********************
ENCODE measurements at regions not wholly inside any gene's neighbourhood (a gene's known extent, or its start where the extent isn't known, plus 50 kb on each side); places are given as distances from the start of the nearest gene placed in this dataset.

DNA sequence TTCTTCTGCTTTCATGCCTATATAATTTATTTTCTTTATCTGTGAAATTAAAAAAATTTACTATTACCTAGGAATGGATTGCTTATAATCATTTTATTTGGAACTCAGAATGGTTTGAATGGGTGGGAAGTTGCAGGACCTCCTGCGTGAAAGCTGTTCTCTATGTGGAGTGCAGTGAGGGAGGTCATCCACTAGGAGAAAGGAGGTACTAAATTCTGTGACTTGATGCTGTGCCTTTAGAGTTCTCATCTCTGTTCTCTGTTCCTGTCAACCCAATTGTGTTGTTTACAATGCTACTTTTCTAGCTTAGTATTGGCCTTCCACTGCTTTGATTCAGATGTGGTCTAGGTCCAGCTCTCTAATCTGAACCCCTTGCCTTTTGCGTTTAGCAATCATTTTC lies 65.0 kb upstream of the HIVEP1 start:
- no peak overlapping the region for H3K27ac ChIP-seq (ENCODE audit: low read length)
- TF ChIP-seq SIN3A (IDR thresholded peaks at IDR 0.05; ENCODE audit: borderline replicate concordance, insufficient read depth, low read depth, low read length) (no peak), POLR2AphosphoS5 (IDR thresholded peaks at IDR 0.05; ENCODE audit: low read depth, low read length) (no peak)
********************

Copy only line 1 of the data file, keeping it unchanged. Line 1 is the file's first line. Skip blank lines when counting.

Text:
ENCODE measurements at regions not wholly inside any gene's neighbourhood (a gene's known extent, or its start where the extent isn't known, plus 50 kb on each side); places are given as distances from the start of the nearest gene placed in this dataset.